A flesh-eating disease known as the Buruli ulcer, which is usually found in West and Central Africa, has been increasing at an alarming rate in Australia over the past two years, especially in the state of Victoria.
A report published Tuesday in the Medical Journal of Australia describes the disease as a “worsening epidemic, defined by cases rapidly increasing in number, becoming more severe in nature and occuring in new geographic areas.”
The study also reveals that there were 183 new cases of the disease reported in 2016, the highest number of cases ever reported in Australia’s history. In addition, the number of cases reported in the first 11 months of 2017 (236) is 51 percent greater than the number of cases reported in the same period in 2016 (156).
“Despite being recognised in Victoria since 1948, efforts to control the disease have been severely hampered because the environmental reservoir and mode of transmission to humans remain unknown. It is difficult to prevent a disease when it is not known how infection is acquired,” the study researchers, from Australia’s Geelong Center for Emerging Infectious Diseases, wrote in the report.
Most cases of the disease in Africa are caused by exposure to people living near marshes and other aquatic environments. In Australia, on the other hand, cases are spread through mosquitoes and possums, according to Andres Garchitorena, researcher at the Institute of Research and Development in France and an expert on Buruli ulcers who was not involved in the study.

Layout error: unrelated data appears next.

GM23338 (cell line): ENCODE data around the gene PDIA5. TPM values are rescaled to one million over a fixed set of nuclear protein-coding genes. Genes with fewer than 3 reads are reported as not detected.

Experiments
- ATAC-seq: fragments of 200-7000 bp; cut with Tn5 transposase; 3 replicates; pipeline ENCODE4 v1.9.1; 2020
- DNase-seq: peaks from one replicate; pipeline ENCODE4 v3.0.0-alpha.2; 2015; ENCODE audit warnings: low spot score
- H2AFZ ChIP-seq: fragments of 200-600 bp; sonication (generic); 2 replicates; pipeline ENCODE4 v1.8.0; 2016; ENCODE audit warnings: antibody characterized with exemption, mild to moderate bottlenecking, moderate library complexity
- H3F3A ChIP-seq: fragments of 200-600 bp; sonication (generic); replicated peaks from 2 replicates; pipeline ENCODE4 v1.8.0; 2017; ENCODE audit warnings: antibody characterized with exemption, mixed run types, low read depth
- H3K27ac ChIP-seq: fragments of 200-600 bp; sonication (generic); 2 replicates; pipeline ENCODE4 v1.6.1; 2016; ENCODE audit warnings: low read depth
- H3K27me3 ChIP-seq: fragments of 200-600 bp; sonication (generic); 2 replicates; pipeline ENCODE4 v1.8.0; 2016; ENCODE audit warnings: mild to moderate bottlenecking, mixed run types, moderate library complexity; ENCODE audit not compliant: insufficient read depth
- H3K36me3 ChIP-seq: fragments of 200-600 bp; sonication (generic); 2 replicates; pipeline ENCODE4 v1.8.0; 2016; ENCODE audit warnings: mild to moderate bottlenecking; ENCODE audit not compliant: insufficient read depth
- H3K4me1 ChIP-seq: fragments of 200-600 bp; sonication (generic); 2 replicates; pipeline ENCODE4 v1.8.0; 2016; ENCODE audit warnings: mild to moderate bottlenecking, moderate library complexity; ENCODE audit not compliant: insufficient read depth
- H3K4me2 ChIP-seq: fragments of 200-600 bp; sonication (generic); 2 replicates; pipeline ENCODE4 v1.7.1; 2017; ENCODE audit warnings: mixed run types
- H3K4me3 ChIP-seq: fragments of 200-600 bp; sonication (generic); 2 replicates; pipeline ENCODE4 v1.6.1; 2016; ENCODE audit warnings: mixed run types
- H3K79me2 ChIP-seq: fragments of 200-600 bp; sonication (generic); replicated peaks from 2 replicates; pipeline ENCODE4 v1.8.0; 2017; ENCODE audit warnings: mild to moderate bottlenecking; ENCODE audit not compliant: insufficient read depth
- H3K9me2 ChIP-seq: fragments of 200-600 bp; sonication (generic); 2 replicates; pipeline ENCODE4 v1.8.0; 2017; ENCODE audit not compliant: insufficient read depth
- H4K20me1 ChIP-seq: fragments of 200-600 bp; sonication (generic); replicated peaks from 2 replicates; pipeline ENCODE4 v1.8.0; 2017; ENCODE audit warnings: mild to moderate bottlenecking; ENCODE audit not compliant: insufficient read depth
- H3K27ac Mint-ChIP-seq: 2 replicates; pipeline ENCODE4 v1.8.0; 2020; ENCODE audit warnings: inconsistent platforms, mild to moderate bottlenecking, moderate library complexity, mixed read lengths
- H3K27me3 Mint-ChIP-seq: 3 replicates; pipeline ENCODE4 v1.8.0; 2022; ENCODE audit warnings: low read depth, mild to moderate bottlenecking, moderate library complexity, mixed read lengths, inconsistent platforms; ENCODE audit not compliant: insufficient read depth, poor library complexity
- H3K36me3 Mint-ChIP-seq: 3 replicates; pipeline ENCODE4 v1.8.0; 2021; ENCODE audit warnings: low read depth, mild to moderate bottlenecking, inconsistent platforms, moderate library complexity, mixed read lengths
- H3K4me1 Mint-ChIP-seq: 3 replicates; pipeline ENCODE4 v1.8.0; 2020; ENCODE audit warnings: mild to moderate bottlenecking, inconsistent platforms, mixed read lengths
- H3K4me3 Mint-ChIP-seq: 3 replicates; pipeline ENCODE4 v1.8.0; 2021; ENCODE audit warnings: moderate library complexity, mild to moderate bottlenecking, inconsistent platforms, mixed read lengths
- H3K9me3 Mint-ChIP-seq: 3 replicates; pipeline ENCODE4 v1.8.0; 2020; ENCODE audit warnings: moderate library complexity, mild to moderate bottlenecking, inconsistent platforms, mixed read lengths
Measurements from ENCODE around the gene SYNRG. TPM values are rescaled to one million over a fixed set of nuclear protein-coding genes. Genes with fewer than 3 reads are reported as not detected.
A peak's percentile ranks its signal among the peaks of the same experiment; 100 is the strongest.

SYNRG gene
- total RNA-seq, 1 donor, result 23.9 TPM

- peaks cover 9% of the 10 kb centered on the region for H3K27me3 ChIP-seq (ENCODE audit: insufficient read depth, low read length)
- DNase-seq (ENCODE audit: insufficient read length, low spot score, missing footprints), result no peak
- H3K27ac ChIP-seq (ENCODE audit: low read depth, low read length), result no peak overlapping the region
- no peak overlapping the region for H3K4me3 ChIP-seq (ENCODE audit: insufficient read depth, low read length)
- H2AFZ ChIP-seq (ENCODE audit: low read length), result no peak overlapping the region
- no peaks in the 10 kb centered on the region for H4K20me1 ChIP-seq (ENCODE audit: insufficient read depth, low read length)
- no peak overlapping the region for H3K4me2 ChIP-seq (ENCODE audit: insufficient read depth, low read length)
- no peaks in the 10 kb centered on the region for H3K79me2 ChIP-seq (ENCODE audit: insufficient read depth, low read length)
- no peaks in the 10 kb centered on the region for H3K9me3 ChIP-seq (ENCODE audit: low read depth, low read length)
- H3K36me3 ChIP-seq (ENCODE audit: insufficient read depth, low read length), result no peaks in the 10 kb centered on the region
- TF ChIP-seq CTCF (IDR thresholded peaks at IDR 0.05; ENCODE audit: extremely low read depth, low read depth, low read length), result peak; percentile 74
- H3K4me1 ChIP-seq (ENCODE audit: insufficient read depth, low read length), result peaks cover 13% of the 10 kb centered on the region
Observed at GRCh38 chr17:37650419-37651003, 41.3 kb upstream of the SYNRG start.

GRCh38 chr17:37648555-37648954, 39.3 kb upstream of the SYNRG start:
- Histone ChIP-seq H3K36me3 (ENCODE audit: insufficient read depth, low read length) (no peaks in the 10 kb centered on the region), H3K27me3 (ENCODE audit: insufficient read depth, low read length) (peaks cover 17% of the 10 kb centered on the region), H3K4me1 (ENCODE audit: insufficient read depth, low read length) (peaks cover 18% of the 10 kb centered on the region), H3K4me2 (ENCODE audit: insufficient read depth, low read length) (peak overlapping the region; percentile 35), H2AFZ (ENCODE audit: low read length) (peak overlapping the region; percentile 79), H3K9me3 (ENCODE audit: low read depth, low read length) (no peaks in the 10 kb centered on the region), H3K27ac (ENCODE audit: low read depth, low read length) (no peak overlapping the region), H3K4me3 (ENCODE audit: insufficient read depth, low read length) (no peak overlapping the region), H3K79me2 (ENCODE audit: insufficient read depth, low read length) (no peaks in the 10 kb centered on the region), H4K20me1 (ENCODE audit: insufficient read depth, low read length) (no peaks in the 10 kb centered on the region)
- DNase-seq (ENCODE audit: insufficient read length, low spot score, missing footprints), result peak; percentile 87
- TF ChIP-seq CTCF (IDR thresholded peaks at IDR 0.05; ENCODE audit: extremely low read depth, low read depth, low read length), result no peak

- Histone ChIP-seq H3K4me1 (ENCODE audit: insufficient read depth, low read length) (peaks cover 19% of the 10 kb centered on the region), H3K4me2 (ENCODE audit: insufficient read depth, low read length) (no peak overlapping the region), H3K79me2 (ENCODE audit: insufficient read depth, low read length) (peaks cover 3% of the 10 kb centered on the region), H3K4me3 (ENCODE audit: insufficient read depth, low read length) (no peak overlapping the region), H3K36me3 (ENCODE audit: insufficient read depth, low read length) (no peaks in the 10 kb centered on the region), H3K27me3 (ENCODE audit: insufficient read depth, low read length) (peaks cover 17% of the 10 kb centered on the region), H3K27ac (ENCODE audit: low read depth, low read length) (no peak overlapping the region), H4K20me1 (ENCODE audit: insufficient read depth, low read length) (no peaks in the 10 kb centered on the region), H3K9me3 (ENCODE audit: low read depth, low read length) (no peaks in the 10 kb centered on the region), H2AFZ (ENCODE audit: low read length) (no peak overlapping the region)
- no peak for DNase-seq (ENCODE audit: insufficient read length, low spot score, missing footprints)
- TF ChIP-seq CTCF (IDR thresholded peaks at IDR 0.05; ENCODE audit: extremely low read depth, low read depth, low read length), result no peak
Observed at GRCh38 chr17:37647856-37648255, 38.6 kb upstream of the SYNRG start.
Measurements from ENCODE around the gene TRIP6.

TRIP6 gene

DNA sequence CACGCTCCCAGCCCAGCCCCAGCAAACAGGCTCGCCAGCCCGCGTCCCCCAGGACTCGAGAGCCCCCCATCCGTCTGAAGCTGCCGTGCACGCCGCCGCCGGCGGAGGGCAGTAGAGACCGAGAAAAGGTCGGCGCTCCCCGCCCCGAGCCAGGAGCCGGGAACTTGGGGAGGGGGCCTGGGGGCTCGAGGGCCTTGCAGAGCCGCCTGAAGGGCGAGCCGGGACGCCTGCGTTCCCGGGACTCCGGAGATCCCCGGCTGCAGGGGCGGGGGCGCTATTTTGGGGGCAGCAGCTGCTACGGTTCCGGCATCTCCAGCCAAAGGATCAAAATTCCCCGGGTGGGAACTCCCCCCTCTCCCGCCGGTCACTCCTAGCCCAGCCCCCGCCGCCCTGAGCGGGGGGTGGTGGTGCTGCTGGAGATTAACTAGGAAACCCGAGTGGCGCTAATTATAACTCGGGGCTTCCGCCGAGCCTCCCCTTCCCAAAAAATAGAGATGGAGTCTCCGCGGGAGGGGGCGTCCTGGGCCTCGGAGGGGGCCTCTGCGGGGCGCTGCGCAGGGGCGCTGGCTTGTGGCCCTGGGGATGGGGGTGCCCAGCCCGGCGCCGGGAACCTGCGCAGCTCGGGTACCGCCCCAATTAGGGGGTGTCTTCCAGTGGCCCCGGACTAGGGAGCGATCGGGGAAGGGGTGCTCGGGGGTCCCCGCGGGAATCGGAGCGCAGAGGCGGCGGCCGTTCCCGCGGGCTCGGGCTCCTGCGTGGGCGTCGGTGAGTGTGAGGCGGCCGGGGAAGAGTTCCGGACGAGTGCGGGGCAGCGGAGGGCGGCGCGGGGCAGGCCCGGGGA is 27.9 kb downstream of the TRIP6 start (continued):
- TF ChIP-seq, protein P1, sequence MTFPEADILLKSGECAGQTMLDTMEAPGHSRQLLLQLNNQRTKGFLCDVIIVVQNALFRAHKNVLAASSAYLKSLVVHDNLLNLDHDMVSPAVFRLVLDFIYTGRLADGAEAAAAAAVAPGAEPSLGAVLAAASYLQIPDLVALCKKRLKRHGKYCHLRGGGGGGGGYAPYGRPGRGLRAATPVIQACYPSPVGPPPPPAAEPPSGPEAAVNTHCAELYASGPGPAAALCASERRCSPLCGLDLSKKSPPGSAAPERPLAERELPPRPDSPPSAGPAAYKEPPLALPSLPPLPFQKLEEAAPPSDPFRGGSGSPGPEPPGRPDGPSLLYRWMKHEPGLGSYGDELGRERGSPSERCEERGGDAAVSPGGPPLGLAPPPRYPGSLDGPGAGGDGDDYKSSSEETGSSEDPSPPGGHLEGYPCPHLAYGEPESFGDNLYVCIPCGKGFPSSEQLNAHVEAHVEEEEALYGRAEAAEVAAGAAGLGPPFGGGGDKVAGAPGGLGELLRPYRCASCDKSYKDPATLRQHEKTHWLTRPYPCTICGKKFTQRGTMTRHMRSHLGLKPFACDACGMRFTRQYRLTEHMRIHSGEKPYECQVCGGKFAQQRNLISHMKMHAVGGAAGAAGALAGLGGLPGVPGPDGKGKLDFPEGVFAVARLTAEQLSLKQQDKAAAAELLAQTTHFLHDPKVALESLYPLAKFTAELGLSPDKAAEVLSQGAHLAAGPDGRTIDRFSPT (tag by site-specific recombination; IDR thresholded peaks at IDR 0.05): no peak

“In Australia, it seems more to be a terrestrial transmission whereas in Africa, for example, the strain is very different and is mostly transmitted through aquatic ecosystems,” said Garchitorena, complex.com reported.
Medical professionals are unsure why cases are increasing at an alarming rate in Australia.
“One possibility is maybe there’s some resistance to the antibiotics that they are using,” Garchitorena added.
Buruli ulcer is caused by the bacteria Mycobacterium ulcerans, which eventually destroys the tissue under the skin. According to the World Health Organization, the bacterium is part of the same family of organisms causing diseases like leprosy and tuberculosis.
“The way it creates the ulcers is that when it’s inside your skin, it multiplies and it produces a toxin,” Garchitorena said. “It mostly affects the fatty tissue. It starts generally with a small nodule, but over time, it opens up and creates an ulcer.
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